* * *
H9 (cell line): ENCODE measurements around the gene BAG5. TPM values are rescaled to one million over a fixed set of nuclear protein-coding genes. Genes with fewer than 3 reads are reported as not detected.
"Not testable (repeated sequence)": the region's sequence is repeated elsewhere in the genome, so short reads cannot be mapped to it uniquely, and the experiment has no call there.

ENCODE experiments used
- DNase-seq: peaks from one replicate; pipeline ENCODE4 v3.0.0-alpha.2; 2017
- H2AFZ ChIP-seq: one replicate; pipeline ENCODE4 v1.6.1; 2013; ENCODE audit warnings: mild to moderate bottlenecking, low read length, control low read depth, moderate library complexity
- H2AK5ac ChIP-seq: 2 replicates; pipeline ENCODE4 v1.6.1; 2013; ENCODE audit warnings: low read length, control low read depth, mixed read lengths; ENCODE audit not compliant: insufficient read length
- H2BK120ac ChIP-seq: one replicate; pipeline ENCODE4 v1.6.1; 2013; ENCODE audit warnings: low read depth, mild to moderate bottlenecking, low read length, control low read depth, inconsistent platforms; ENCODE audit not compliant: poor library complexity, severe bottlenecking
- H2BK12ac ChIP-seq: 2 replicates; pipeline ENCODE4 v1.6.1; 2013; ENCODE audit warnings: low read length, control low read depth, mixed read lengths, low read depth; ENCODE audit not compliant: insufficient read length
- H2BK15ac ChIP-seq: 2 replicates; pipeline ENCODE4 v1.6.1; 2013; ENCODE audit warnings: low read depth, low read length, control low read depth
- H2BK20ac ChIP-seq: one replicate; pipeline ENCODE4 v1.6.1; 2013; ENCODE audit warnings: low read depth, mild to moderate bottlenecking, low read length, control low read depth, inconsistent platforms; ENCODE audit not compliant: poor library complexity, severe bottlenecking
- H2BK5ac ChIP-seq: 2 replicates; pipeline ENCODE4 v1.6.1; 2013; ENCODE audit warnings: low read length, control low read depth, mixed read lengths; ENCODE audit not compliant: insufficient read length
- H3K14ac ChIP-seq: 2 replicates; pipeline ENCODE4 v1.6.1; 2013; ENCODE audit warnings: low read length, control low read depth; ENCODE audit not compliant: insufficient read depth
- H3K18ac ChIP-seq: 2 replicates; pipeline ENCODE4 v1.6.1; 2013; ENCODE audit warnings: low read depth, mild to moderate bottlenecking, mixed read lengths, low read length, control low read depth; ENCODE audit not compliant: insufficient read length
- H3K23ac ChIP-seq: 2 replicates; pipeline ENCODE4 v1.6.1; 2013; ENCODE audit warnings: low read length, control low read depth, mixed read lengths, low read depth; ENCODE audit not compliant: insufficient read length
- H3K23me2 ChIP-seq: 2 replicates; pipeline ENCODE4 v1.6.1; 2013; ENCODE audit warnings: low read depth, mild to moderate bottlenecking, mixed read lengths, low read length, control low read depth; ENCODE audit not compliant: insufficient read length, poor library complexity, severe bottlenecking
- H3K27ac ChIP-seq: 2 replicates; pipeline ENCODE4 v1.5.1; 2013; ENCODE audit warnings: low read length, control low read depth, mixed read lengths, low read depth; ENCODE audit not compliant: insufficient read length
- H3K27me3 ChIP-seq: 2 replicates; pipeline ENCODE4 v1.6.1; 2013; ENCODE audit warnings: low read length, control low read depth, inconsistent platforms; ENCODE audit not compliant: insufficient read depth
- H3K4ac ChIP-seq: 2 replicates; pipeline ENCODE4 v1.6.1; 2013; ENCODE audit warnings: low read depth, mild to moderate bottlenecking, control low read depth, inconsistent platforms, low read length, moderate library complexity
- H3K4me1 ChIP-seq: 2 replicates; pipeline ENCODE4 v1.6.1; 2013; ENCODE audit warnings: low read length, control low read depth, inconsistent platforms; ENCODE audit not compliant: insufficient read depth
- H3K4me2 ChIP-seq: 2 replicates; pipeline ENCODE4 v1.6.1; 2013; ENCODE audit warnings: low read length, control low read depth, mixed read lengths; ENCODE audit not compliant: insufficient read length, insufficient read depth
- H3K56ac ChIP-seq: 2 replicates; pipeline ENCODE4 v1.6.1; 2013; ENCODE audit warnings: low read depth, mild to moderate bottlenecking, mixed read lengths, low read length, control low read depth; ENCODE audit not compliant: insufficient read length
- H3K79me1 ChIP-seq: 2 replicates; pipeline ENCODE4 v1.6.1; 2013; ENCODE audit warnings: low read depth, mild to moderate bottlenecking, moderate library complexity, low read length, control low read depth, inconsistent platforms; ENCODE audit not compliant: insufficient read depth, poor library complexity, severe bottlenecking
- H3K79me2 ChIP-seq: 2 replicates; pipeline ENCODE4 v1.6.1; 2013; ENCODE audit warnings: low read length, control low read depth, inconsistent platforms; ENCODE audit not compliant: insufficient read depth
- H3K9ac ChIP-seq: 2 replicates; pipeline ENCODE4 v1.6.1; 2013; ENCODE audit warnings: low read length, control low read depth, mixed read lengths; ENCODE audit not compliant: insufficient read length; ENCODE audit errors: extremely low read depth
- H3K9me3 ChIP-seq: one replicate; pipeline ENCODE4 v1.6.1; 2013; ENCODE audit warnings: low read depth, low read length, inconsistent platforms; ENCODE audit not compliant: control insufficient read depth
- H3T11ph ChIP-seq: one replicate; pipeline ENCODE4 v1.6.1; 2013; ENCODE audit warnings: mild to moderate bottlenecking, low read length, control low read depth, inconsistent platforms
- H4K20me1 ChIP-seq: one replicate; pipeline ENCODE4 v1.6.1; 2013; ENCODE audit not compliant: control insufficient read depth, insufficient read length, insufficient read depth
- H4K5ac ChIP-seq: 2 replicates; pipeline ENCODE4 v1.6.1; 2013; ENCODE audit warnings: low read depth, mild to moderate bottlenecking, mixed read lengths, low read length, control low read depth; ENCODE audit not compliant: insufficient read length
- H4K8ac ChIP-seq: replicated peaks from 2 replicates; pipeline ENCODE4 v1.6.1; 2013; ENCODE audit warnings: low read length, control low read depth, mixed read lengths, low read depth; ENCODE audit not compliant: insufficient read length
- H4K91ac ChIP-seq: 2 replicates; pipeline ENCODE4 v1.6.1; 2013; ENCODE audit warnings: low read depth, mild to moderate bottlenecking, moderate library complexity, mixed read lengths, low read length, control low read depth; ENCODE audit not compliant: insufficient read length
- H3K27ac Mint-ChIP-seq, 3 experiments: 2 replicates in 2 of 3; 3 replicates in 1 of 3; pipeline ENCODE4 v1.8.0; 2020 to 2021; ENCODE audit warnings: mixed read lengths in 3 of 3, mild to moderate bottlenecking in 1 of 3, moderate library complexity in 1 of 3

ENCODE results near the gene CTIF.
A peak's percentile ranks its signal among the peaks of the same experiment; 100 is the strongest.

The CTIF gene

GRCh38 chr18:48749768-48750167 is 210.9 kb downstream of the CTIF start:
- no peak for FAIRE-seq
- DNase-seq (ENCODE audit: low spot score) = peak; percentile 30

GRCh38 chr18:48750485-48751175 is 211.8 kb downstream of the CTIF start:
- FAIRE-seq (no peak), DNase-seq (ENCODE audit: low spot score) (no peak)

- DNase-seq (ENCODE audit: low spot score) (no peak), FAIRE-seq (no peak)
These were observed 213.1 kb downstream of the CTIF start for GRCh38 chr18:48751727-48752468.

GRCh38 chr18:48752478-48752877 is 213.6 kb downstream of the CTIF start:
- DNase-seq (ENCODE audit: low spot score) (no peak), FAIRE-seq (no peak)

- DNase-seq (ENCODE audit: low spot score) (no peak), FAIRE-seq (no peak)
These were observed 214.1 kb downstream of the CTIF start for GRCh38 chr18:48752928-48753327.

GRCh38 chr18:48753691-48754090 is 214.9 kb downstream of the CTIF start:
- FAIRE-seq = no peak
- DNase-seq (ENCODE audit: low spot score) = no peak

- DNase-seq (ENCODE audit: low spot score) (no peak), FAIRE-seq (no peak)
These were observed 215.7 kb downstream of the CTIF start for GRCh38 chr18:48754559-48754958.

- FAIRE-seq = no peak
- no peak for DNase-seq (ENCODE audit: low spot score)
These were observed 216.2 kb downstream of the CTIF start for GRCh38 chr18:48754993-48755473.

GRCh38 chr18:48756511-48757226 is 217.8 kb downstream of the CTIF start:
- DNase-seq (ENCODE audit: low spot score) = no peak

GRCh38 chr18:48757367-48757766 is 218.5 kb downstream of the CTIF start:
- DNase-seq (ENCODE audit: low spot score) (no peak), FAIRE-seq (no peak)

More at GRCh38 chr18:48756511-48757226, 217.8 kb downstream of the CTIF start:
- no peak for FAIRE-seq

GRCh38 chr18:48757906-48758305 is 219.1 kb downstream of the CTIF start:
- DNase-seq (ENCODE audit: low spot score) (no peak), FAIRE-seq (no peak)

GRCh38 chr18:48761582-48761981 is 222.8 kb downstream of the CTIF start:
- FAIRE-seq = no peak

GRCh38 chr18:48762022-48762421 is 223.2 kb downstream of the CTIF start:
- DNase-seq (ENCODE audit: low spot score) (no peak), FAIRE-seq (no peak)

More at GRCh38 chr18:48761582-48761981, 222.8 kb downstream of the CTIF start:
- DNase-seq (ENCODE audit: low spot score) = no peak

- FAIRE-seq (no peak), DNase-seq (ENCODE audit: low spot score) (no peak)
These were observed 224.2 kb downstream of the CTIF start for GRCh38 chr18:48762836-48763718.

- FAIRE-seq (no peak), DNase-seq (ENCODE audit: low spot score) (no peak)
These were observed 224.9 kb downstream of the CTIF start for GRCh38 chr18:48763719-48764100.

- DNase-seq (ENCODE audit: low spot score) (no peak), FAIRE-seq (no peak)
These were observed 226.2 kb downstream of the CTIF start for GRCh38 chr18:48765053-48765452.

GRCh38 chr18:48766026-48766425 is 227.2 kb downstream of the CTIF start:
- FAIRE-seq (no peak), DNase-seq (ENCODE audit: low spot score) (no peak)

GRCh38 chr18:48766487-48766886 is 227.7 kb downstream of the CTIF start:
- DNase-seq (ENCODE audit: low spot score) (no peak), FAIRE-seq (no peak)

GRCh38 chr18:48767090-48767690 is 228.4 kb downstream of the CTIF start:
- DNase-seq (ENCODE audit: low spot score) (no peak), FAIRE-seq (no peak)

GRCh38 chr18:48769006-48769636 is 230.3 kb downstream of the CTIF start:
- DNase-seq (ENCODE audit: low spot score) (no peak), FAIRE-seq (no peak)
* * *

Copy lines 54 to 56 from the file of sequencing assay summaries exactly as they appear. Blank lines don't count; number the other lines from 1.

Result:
GRCh38 chr18:48756511-48757226 is 217.8 kb downstream of the CTIF start:
- DNase-seq (ENCODE audit: low spot score) = no peak

GRCh38 chr18:48757367-48757766 is 218.5 kb downstream of the CTIF start: